Outsourcing takes two general forms. “Contracting out” refers to work that is performed by non-employees at an establishment or place other than the employer’s establishment or place of work. “Contracting in” refers to the situation where an employer contracts with another company to supply persons at the workplace to perform work similar to that of the bargaining unit. As a result of technological changes, outsourcing of computer related services can include the transfer and storage of data – including research and teaching materials protected by academic freedom – to anywhere in the world.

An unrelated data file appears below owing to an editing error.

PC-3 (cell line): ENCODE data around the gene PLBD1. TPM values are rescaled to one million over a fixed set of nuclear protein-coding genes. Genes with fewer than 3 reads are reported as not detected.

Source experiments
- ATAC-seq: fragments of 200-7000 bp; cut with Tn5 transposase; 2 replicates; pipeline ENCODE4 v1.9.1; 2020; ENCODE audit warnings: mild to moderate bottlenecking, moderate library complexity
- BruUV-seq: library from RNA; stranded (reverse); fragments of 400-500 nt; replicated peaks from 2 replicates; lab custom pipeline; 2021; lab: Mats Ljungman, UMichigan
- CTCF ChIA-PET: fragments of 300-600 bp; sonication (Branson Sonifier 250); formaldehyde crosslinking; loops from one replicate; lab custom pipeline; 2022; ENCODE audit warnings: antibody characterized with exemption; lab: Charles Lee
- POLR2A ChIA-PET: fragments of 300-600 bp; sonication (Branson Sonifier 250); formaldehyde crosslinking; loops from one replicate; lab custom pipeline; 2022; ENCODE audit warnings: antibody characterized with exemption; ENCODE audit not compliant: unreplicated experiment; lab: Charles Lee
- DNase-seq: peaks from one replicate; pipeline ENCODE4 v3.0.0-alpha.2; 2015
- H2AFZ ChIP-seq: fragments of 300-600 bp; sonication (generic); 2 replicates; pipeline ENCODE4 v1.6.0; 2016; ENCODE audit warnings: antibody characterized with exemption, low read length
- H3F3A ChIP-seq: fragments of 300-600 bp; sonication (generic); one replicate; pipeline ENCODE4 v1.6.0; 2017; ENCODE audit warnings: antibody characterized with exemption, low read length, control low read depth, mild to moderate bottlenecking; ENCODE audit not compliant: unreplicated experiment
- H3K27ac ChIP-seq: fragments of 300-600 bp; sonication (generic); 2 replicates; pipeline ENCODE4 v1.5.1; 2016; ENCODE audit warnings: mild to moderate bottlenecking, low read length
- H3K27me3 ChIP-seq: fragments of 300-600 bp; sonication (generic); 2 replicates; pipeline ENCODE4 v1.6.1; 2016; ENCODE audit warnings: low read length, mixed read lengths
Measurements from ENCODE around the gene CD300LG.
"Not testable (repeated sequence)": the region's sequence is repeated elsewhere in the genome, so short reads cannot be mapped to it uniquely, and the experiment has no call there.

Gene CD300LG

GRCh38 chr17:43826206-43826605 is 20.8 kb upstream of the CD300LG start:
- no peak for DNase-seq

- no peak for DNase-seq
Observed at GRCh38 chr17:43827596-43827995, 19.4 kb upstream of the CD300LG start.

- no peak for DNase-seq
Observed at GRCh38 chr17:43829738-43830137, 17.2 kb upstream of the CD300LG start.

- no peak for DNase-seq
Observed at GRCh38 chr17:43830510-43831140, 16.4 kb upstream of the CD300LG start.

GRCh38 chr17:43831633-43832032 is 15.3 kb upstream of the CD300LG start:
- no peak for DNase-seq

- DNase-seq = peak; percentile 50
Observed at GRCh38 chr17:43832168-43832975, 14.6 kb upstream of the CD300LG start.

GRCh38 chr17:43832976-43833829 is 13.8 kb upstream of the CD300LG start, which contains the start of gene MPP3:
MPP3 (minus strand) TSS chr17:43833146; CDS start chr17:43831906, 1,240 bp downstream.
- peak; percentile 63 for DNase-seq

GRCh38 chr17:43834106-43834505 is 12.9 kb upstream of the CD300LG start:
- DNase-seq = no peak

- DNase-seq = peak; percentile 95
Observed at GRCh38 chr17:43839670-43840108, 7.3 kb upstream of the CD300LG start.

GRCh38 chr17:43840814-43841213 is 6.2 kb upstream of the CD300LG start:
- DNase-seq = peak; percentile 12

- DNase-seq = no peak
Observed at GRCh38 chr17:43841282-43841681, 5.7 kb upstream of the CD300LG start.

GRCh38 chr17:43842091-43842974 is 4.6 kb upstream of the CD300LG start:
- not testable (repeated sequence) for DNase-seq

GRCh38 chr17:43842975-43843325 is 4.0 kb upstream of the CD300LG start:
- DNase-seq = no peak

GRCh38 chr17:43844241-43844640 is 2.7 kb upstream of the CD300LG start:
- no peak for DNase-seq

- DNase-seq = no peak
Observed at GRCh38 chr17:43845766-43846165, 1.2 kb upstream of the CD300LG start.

1. It is important to have in place contractual restrictions on an employer’s ability to contract for academic and other services outside the jurisdiction of negotiated collective agreements. These restrictions are essential to protect the integrity of academic work and to ensure that all academic staff are protected by the provisions of their collective agreements, criteria documents, hiring procedures and other policy documents.
2. Collective agreements should prohibit outsourcing unless the association agrees to a specific, limited exception such as teaching and research assistants.
3. Outsourcing of information technology services poses particular risks to privacy, academic freedom, and security of research and data. Academic staff associations should negotiate absolute prohibitions on the outsourcing of information technology services in their collective agreements.
Approved by the CAUT Council, November 2015.